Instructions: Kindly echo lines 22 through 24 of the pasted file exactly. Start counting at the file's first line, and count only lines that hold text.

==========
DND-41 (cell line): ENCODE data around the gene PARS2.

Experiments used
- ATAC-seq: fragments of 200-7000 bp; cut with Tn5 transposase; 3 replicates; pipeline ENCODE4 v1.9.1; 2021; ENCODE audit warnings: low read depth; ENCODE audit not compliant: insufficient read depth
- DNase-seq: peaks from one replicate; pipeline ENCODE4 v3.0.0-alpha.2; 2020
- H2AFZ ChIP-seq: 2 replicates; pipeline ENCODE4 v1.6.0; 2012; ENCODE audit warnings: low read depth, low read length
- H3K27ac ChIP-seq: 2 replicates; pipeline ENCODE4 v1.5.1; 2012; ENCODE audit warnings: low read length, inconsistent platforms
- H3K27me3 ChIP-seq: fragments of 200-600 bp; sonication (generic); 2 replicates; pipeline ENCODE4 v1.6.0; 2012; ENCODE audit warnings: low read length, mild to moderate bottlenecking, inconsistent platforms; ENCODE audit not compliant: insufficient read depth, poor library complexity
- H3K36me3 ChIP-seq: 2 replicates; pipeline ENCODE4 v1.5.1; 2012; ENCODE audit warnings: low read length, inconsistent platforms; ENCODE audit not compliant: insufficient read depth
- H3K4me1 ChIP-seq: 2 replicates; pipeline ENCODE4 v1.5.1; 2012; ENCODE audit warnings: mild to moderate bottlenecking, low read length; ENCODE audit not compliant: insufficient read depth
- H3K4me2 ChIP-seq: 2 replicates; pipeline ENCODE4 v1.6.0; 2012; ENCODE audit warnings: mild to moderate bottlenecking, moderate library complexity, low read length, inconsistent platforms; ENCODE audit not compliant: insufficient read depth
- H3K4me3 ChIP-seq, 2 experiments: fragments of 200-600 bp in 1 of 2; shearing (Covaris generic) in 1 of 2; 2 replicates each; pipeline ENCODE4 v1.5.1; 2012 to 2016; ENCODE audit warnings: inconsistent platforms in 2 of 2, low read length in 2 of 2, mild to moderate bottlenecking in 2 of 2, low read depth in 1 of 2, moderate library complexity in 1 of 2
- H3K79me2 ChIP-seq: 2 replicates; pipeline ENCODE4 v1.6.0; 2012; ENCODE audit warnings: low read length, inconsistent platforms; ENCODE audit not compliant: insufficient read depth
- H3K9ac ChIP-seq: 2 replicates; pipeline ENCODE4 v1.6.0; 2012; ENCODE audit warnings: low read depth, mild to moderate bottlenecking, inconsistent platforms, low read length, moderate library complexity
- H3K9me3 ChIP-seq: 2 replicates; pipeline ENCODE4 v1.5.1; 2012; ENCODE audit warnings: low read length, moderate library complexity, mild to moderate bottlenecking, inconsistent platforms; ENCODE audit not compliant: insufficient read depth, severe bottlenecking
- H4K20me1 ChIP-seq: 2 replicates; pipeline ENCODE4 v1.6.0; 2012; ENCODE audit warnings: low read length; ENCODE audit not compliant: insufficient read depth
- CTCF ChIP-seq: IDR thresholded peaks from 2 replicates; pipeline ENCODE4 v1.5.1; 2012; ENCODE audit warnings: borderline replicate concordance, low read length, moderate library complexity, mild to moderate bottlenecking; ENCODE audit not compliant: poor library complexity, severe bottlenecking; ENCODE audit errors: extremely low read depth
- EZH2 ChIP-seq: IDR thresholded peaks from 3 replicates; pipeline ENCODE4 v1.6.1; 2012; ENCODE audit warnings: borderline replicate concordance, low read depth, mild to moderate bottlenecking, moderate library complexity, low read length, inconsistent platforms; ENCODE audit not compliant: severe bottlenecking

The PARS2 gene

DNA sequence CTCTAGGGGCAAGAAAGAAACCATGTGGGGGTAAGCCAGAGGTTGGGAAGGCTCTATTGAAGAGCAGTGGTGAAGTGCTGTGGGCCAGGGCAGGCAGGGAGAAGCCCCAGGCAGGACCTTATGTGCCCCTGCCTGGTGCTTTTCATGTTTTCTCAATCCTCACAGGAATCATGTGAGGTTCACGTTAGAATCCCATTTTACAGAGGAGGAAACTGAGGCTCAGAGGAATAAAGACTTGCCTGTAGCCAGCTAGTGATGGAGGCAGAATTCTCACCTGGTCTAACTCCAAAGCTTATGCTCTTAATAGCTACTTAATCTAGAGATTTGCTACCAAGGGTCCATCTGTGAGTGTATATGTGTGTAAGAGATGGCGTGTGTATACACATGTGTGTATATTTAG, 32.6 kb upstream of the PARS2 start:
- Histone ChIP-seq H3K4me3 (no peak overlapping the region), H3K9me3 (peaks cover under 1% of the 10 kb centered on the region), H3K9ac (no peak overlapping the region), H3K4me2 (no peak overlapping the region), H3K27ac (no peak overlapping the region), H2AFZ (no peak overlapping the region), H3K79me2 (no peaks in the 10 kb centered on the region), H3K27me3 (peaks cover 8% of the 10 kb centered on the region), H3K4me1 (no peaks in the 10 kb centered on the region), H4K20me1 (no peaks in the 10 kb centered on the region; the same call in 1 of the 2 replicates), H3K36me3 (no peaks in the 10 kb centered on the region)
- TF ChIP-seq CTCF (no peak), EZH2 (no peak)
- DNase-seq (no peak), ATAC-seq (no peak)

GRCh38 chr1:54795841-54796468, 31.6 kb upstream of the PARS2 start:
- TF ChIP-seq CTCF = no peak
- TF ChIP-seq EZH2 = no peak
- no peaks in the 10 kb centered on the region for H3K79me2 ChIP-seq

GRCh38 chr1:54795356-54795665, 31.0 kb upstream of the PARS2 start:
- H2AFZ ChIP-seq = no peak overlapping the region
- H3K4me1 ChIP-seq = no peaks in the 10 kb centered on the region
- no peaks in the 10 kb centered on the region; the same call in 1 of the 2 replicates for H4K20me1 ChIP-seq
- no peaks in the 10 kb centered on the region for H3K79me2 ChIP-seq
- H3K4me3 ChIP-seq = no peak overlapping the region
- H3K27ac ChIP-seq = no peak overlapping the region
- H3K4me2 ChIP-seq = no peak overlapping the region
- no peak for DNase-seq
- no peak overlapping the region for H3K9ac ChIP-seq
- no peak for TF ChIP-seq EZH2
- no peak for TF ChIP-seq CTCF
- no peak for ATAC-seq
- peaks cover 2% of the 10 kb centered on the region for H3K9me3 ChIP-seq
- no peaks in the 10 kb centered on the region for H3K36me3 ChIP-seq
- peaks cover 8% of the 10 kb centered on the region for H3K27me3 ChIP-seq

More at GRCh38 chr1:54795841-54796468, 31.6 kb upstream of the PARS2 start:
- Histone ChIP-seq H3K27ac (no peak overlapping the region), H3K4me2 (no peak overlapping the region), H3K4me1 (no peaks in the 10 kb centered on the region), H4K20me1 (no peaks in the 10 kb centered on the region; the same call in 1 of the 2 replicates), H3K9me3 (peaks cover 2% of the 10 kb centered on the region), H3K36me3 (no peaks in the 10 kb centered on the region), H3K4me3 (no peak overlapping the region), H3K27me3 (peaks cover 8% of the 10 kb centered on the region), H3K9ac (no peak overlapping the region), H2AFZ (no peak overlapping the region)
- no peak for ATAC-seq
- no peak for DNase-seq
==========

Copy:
- DNase-seq (no peak), ATAC-seq (no peak)

GRCh38 chr1:54795841-54796468, 31.6 kb upstream of the PARS2 start:
- TF ChIP-seq CTCF = no peak